Australia drops anti dumping case

Thursday, Sep 14, 2017 07:41

A worker operates a steel pressing machine at Hoa Sen Group’s factory in Phu My I Industrial Zone, Ba Ria Vung Tau Province. — VNA/VNS Photo Trang Duong

After a year of thorough investigation of the anti-dumping and anti-subsidisation case on Vietnamese galvanised steel, the Australian Anti-Dumping Commission (ADC) has closed the subject. No further anti-dumping subsidies will be imposed..

The case against flat rolled iron or steel products from India, Malaysia and Viet Nam, numbered ADC 370, was initiated in August 2016 by the ADC. It reached a final conclusion in August with no evidencd to suggest Vietnamese steel firms had been selling under market price on Australia’s steel market.

In particular, Viet Nam is no longer accused of subsidising domestic businesses participating in three preferential taxation related programmes. The ADC found that one out of three Vietnamese companies who agreed to cooperate with them during the investigation did not receive any privileges from the alleged programmes.

The ADC also discovered that the other two Vietnamese steel producers and exporters only received an insubstantial amount of monetary support from the Vietnamese Government, and so they decided to close the matter.

Viet Nam’s Hoa Sen Group and Nam Kim Group had been proved by the ADC to have had galvanised steel exported to Australia from during the investigation period within the negligible range of less than two per cent.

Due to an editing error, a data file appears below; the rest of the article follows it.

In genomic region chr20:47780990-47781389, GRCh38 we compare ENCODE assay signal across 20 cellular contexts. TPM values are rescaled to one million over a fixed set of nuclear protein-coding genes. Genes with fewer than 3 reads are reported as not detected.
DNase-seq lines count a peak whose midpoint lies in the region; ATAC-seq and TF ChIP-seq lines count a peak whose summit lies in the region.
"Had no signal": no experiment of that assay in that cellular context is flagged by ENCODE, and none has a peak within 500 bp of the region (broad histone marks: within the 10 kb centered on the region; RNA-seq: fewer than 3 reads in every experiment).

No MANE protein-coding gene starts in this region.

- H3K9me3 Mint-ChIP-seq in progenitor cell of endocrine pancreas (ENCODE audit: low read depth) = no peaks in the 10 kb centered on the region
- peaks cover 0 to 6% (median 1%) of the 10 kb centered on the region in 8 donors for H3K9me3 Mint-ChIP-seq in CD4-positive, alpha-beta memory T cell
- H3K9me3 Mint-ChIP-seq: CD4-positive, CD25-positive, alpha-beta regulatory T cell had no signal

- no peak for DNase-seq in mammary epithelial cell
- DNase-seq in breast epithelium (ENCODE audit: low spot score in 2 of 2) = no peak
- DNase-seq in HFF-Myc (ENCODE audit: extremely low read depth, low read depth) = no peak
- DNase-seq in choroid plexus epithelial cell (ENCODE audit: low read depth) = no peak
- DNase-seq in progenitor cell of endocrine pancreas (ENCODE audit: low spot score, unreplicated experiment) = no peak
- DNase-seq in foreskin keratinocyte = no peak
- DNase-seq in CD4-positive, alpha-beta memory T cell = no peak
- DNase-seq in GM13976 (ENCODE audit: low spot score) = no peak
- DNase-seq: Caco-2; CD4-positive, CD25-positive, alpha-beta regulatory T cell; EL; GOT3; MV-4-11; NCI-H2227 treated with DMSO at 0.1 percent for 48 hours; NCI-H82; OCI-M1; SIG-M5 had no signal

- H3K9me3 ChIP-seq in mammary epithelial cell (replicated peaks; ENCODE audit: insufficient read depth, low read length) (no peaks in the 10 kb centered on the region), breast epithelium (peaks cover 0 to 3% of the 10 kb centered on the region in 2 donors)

The three cooperative steel makers from Viet Nam were Hoa Sen, Nam Kim and China Steel Sumikin Vietnam Joint Stock Company, who collectively accounted for 96 per cent of galvanised steel exported to Australia from Viet Nam during the investigation period.

On August 2016, Australian steel maker BlueScope lodged an application alleging that the Australian industry had suffered material injury caused by exports of galvanised steel to Australia from Viet Nam at dumped and subsidised prices.

BlueScope allegedly claimed that due to Vietnamese firms’ underselling, the Australian steel industry had been injured through loss of sales volume, reduced market share, coupled with price suppression, reduced profitability, employment, and capacity utilisation.

During investigation, BlueScope stated that the Vietnamese galvanised steel industry was subjected to special market conditions, as this company claimed Vietnamese firms had to import most of the main ingredients to produce galvanised steel, which are hot rolled coils.

According to BlueScope, as these hot rolled coils are already subsidised by the exporting countries, they are effectively underpriced and would in turn lower Vietnamese steel firms’ production cost, leading to these firms selling at dumping price on the Australian market.

However, the VCA clearly stated that after the investigation period, ADC found no support for such claim, and cleared Viet Nam off the list of suspected dumping steel exporters.

In conclusion, the ADC said in its final report that a particular market situation did not exist in the domestic galvanised steel market in Viet Nam, such that selling prices in that market were not suitable for normal value purposes, and the cost of HRC in the Vietnamese exporters’ records reasonably reflect competitive market costs.

The ADC also found that Viet Nam’s steel exports to Australia had increased significantly in 2013 and had been steady since 2014 to the end of 2016. — VNS

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